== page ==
In a split second every male on Earth is dead. Not just humans but males of all species. All of a sudden a little under half the population falls dead, spitting blood. What is the world that emerges from this catastrophe?
Y The Last Man examines that post-apocalyptic scenario through the eyes of the last human male, Yorick Brown, and his companion monkey Ampersand. What's interesting is that the series doesn't fall back on an immediate cliche; the world doesn't suddenly improve because all of the war-mongering, competitive asshole men are dead. In fact Brian K Vaughn's script explores the idea that the problems facing humanity today come from our very humanity - that the violence and the hate and the anger isn't gender-specific.
There are a couple of ways to approach a last man on Earth scenario, and one would have been to have Yorick discovering a planet of pussy just waiting for him. "I wouldn't fuck you if you were the last man on Earth" suddenly becomes literal, and suddenly gets put to the test. But that isn't the way Y approaches it. Yorick is dedicated to his girlfriend, Beth, who is in Australia. But even if he weren't, the sudden disappearance of all men doesn't make him any more attractive to the remaining women. This isn't a sexploitation situation, which is what makes Yorick's occasional beliefs that he's going to get studded out all the funnier.
In Yorick Vaughn and Guerra have created an intriguing, likable character. He's immature and self-centered, but not in a mean-spirited way. He's an escape artist, something that seems at odds with his deep desire to be committed to Beth. He's goofy and funny; the story jumps ahead a few months in order to skip all of the sadness and ugliness of the first few days and to establish Yorick as a guy who bounces back. He's got issues and problems and he's hiding away some of his feelings, but he's not a moper. That's welcome - having the central character be dark and grim would be about par for the course, but Vaughn was too smart to go there.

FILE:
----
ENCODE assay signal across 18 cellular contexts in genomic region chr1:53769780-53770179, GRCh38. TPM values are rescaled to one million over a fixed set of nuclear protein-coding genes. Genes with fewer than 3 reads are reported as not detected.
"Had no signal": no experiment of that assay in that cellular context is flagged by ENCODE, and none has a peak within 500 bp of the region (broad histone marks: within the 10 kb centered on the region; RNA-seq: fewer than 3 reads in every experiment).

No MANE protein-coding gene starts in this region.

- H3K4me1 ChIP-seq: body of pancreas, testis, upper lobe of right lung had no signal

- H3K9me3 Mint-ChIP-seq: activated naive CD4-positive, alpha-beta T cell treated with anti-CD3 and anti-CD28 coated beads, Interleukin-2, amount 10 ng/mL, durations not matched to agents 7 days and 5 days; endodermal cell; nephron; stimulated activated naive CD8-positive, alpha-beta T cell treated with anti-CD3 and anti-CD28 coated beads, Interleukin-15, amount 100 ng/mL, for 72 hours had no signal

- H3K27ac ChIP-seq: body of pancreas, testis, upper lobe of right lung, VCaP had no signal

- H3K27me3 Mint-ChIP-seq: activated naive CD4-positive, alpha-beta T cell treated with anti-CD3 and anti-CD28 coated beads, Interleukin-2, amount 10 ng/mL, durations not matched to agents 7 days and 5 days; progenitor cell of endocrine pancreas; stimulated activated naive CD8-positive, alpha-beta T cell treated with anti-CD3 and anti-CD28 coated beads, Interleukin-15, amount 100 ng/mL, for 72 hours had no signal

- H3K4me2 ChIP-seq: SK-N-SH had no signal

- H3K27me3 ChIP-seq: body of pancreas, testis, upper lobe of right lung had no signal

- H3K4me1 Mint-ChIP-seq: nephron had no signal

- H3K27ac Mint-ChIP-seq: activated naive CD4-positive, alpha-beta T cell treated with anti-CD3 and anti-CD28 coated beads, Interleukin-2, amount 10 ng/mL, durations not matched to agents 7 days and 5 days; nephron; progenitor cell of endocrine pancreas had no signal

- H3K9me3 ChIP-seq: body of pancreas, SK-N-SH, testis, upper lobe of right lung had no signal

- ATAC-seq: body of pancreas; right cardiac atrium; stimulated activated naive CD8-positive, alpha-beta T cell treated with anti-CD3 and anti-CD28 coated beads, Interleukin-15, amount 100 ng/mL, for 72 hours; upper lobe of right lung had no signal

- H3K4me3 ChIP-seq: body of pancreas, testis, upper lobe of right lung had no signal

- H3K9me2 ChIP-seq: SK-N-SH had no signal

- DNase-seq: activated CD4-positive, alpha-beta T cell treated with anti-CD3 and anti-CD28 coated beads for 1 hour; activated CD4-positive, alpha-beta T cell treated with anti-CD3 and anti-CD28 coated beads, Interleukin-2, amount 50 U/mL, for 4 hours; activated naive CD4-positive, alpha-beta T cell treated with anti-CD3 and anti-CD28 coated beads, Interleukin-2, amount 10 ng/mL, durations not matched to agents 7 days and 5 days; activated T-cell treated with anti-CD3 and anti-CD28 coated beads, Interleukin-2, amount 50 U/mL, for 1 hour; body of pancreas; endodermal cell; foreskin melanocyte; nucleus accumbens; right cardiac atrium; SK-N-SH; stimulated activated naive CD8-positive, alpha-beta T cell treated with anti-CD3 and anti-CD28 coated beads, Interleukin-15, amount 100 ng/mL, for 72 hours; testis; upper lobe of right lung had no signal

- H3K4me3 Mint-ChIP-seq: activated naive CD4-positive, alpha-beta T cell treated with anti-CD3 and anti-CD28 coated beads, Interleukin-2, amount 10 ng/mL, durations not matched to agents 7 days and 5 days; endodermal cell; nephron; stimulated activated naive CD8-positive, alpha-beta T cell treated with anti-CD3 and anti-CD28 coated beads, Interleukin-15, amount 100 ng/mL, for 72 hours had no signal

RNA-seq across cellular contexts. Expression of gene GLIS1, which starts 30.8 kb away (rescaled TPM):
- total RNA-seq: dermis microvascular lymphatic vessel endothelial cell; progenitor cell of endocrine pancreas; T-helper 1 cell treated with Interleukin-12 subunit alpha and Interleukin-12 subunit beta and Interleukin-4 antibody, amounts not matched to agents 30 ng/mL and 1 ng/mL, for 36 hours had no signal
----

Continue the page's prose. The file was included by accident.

The other leads are more mysterious. 355 is mysterious in a fully intentional way; an agent of the secret Culper Ring, she gives away little of herself, including her name. Dr. Mann, meanwhile, is more mysterious in that her character hasn't yet been much explored.
One of the things I really like about Y is Guerra's art. Here inked by Jose Marzan Jr, she has a crisp and clean storytelling style; too many modern comic artist have lost the simple art of storytelling, and going from panel to panel can be disorienting at best. I like Guerra's style, which is exactly at my sweet spot between realism and cartooning. And she's great at making dialogue scenes - and Y The Last Man has a lot of scenes of people standing around talking - pop.
Vaughn's writing is incredible; I find each character to be completely unique, and I love the way that he allows Yorick to make any joke at any time. This keeps levity in the book without making everything else jokey. Characters and situations are serious, but Yorick is allowed to riff and have it be in character. He did a lot of that in his short time on Lost as well; Vaughn is a master at making the comic relief not feel like the comic relief.
Having read the whole series I'm intrigued to see how many storylines Vaughn plants right in the first issue. I don't know if the whole series was planned out (and I remember some lulls in the middle, so I suspect not), but the best stuff is already being hinted at right from the start. That's smart serial storytelling.
So what did you guys think? For those who, like me, are rereading please be sensitive that there are first timers among us. Let's keep the discussion to this volume, and not make portentuous posts that could spoil.
Also, we should decide on when to reconvene for the next volume. I originally said one a month, but that might be too slow. I'm trying to be aware that some people don't want to spend 20 bucks a month on the title, but many libraries will have Y available. I think every two weeks might be the perfect rate, but you let me know.
For now let's assume we're meeting back in 2 Sundays to discuss volume two, Cycles. For those reading from individual issues or the large hardcover collections, that's issues 6 through 10.